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BEYERDYNAMIC MC930October 2002—This high-quality, small-diaphragm condenser features a wide 40-20,000Hz response and 71dB signal-to-noise ratio. The switchable,

June 2007—Beyerdynamic ( debuted the MCE 72 PV CAM camera-mountable stereo mic. Based on the consumer MCE 72, the new MCE 72 PV CAM runs on 11- to 52-volt phantom power for a hotter output signal and includes a cable with standard 3-pin XLR outputs.

February 2007—Designed for X/Y recording, Beyerdynamic’s MCE 72 ($489) has two cardioid pattern electret condenser capsules mounted ±60 degrees relative to its axis. The MCE 72 uses 5-pin XLR connections, and is powered by a standard 1.5-volt battery with an LED power indicator. Its response is 60 to 20k Hz, and max SPL at 1 kHz is 123 dB. Also for X/Y recording, the MCE 82 ($839) has two cardioid condenser capsules mounted ±45 degrees relative to its axis. Response is 50 to 20k Hz, and max SPL at 1 kHz is 128 dB. The MCE 82’s elastic suspension system suppresses handling and cable noise, and it offers a switchable bass filter. It can be operated with any 12 to 48VDC phantom power or 1.5V battery, and includes an LED battery-power indicator. The MC 833 ($3,699) supports M-S, X/Y and mono recording without an additional matrix. It is equipped with three externally polarized cardioid condenser elements. The middle element supplies the mono signal in M-S applications. The condenser elements to the left and right are used for X/Y recording or can be combined to form a figure-8 polar pattern to supply the side signal. The three capsules can be mechanically adjusted and continuously varied over a wide range.

March 2006—BEYER OPUS 89
Designed for live vocal applications and made to withstand the rigors of touring is the Opus 89 ($279) dynamic mic from beyerdynamic. Using the rare-earth neodymium magnet structure of the company’s TG-X 60, the mic offers fast transient response and excellent feedback rejection.

July 2005—The TG-X 80 dynamic vocal mic ($469) from beyerdynamic is designed for studio performance in live applications where high-SPL vocals are generated and maximum volume before feedback is required. A hypercardioid pattern enables the TG-X 80 to reject sound from the rear by greater than 25 dB (110 degrees, 1 kHz). The mic features a shock-absorbing rubber ring to reduce handling and mechanical noise. The TG-X 80 is available with an on/off switch as the TG-X 81. Frequency response is 30 to 18k Hz and impedance is 280 ohms; magnetic field suppression is >20 dB @ 50 Hz.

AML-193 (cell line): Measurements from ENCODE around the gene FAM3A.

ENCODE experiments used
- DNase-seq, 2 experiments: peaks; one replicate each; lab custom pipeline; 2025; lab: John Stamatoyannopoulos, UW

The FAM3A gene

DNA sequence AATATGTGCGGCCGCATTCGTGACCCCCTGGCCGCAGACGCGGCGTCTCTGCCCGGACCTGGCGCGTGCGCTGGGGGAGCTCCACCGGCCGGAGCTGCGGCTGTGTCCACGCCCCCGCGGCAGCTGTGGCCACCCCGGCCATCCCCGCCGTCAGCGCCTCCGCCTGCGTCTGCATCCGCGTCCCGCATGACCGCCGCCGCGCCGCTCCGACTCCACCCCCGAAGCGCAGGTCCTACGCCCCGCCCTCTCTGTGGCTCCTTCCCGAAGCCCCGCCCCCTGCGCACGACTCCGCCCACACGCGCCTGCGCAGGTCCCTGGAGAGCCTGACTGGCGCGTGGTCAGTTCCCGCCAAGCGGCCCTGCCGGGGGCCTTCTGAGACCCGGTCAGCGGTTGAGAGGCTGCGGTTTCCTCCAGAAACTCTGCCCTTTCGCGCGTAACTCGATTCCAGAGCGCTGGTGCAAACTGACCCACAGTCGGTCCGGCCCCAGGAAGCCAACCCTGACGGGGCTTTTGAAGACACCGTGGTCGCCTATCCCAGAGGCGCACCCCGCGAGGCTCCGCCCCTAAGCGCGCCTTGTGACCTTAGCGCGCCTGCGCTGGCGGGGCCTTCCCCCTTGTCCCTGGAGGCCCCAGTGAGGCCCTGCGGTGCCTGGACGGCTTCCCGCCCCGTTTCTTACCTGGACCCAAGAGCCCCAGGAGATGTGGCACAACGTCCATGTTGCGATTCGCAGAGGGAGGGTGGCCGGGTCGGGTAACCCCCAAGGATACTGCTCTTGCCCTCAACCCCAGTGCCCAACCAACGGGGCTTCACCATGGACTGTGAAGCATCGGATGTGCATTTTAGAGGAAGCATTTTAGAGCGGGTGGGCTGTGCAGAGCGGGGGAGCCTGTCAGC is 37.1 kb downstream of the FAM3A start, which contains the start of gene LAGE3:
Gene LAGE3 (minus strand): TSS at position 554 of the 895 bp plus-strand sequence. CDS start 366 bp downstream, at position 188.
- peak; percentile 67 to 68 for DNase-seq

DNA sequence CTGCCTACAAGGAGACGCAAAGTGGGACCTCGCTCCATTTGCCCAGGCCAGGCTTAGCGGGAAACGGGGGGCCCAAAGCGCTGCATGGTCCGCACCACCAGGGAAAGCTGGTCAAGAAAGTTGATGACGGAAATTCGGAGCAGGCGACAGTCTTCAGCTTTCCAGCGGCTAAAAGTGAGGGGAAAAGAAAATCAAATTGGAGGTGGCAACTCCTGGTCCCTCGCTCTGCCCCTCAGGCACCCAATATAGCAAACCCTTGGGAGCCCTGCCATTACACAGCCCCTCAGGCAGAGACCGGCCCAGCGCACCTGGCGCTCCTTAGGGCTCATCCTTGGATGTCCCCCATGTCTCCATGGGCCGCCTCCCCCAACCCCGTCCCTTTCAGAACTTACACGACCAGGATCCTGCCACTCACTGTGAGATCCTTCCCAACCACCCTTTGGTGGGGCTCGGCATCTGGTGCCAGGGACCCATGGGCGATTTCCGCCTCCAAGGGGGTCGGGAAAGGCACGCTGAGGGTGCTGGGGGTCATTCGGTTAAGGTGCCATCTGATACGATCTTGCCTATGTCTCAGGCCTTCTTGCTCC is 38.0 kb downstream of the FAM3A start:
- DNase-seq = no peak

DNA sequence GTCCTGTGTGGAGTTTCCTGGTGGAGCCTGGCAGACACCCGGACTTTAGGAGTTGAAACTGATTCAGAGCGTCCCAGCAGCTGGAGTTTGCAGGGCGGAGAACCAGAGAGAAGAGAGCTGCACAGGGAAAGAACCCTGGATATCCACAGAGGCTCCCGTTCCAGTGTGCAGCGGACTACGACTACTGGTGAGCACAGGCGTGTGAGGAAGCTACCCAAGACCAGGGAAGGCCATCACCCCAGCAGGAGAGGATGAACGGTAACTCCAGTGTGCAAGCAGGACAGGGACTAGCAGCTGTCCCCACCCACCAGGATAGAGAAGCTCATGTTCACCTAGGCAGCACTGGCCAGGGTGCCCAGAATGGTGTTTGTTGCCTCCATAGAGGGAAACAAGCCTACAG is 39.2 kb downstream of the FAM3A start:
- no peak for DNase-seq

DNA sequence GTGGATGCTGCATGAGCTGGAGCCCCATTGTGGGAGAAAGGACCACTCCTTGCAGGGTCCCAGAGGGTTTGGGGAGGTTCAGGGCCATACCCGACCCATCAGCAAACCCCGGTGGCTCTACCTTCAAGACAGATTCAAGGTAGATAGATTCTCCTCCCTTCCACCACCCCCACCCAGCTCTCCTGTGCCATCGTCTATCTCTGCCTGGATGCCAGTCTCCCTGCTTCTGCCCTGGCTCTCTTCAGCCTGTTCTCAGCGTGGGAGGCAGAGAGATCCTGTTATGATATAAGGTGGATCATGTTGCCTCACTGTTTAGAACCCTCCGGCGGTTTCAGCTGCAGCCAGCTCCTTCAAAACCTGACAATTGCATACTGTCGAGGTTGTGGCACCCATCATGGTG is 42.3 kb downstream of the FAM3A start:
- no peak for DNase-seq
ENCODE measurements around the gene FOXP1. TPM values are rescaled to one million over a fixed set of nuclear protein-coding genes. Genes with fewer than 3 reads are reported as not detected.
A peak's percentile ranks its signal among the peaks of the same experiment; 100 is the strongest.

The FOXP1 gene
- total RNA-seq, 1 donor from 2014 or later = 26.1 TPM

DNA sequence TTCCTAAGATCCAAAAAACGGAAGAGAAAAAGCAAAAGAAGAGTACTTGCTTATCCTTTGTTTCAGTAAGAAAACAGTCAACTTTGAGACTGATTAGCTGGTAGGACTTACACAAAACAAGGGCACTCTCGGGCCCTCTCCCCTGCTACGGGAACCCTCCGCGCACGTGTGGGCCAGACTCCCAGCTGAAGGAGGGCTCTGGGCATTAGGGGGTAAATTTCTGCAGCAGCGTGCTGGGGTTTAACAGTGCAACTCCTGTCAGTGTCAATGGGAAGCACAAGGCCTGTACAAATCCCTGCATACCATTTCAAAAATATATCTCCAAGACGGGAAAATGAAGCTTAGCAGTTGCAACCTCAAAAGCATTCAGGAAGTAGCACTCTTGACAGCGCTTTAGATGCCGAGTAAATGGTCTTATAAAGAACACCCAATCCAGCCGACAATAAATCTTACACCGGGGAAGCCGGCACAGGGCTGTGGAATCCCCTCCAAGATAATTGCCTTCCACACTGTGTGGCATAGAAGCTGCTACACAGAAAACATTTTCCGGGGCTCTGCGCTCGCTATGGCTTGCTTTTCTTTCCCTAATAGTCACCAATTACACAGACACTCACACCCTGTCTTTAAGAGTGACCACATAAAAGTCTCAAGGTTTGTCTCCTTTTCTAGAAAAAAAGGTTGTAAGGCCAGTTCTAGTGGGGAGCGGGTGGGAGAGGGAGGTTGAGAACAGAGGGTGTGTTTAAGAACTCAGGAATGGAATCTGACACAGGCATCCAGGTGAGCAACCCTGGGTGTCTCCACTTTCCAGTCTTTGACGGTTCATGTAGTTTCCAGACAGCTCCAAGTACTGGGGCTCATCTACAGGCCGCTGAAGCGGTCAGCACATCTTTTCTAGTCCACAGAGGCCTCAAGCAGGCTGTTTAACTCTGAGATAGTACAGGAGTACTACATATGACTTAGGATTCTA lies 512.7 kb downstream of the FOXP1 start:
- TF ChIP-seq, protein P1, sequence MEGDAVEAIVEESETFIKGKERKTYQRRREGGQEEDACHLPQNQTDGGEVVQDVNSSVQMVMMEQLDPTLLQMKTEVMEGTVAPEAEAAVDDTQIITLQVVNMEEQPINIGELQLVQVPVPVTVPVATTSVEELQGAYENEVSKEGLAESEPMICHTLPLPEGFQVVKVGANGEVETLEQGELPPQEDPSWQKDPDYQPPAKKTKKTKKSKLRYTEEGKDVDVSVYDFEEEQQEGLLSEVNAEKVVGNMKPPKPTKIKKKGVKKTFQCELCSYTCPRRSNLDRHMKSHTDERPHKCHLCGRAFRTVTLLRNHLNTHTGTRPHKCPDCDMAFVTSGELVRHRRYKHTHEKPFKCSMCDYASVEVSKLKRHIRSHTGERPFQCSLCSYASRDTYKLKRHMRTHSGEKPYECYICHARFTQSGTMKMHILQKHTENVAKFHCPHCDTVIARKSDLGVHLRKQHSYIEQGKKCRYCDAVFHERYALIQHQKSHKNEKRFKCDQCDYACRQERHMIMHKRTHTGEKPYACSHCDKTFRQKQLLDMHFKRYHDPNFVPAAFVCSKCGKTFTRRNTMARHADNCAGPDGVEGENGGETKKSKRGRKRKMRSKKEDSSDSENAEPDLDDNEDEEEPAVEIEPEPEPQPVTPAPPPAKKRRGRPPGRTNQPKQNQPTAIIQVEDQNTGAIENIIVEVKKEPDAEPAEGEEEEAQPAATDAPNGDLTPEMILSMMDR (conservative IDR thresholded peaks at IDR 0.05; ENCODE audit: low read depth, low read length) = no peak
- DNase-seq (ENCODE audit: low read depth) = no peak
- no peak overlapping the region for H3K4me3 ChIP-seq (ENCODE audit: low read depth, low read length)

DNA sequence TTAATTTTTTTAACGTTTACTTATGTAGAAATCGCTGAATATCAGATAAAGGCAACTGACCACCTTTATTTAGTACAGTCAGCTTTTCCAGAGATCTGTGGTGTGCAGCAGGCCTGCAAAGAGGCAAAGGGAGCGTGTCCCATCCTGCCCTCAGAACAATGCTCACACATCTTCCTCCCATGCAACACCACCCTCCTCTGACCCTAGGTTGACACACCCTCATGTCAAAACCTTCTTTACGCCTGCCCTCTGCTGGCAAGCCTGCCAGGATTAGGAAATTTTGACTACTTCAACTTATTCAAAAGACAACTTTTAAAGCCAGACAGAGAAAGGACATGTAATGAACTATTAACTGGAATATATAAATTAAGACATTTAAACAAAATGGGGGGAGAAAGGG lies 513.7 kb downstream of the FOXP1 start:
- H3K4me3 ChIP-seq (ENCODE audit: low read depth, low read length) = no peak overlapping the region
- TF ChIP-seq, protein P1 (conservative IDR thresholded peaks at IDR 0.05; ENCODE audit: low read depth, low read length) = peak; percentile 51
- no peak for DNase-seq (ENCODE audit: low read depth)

July 2005—beyerdynamic’s MCE 91 ($649) electret cardioid condenser mic has a gentle rise in response at 2 kHz that facilitates clear, detailed voice reproduction. Its high-SPL capability allows it to be used in a wide range of vocal applications. The mic can be phantom powered using 12 to 48V DC. Frequency response is 30 to 20k Hz with a max. SPL of 139 dB (1 kHz); impedance is 190 ohms.

March 2005—Unveiled at NAMM, Beyer expanded its Opus series of vocal and instrument mics with nine models for critical live and studio applications. TO READ THE REVIEW ON THE OPUS 69 AND 81, CLICK HERE.

October 2002—This high-quality, small-diaphragm condenser
features a wide 40-20,000Hz response and 71dB signal-to-noise ratio.
The switchable, 6dB/octave, 250Hz low-cut filter reduces popping noise
when close-miking. With the WS101 windscreen and -15dB switchable
pre-attenuation, the MC 930 can also be used for handheld vocals. Its
cardioid pattern offers high gain-before-feedback and eliminates noise
from the rear, making it suitable for studio, live or contracting

October 2002—Beyerdynamic has introduced a novel miniature
microphone—the MCE 494, designed to be used by journalists and
conference delegates, and in other dialog-acquisition applications
using semi-pro recording media, PDAs or laptop computers. The mic is
designed to improve the response characteristics significantly over the
microphones fitted internally in such devices, transforming the audio
quality and making it suitable for broadcast.

July 2002—Unveiled at AES Munich, Beyer’s cardioid MC 930
condenser is optimized for piano, percussion, brass and overheads, and
offers high-end performance at a low price.

June 2001—Beyerdynamic’s TG-X 80 ($469) is a sharp-looking handheld dynamic mic with a fire-engine-red shock absorption ring that helps with structure-borne noise attenuation. Part of the company’s TourGroup Series, the TG-X uses a hypercardioid polar pattern and has a 30 to 18k Hz frequency range. The MCE 90 is a condenser model with cardioid polar pattern and an 139 dB SPL to fit a wide range of singers. Retail is $649.

October 2000—Advanced technology has produced a new breed of
microphones using condenser elements for a wider and more linear
frequency response. The Opus 81 is appropriate for vocals or
instruments onstage or in the studio. The element withstands sound
levels of up to 138 dB without a loss of performance. Artists
preferring a crisp, “transparent” quality will rave about the Opus 81.
Frequency response: 50 to18k Hz; cardioid polar pattern; 12-48V phantom

October 2000—The Opus 51 is designed for instrument sound
reinforcement and studio recording. Using its boundary effect, this
microphone captures direct and reflected sounds from an instrument in
perfect balance and at an equal level, taking the guesswork out of
microphone placement. Perfect for use with piano, kick drum or inside a
double bass. Frequency response: 30 to 20k Hz. Semi-spherical polar
pattern and 11-52V phantom power.